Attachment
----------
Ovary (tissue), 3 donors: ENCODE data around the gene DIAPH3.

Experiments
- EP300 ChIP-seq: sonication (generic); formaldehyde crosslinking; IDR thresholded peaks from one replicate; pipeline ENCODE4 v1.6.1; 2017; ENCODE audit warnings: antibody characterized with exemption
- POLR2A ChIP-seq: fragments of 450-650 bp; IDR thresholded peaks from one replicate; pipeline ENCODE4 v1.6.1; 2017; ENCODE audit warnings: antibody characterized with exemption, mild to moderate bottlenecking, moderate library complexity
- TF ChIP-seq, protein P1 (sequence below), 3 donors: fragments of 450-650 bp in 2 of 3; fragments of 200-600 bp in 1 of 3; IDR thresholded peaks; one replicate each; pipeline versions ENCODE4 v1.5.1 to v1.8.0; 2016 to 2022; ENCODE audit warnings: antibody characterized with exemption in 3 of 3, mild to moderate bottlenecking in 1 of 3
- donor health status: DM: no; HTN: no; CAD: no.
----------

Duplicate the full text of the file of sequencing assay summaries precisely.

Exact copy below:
Ovary (tissue), 3 donors: ENCODE data around the gene DIAPH3.

Experiments
- EP300 ChIP-seq: sonication (generic); formaldehyde crosslinking; IDR thresholded peaks from one replicate; pipeline ENCODE4 v1.6.1; 2017; ENCODE audit warnings: antibody characterized with exemption
- POLR2A ChIP-seq: fragments of 450-650 bp; IDR thresholded peaks from one replicate; pipeline ENCODE4 v1.6.1; 2017; ENCODE audit warnings: antibody characterized with exemption, mild to moderate bottlenecking, moderate library complexity
- TF ChIP-seq, protein P1 (sequence below), 3 donors: fragments of 450-650 bp in 2 of 3; fragments of 200-600 bp in 1 of 3; IDR thresholded peaks; one replicate each; pipeline versions ENCODE4 v1.5.1 to v1.8.0; 2016 to 2022; ENCODE audit warnings: antibody characterized with exemption in 3 of 3, mild to moderate bottlenecking in 1 of 3
- donor health status: DM: no; HTN: no; CAD: no.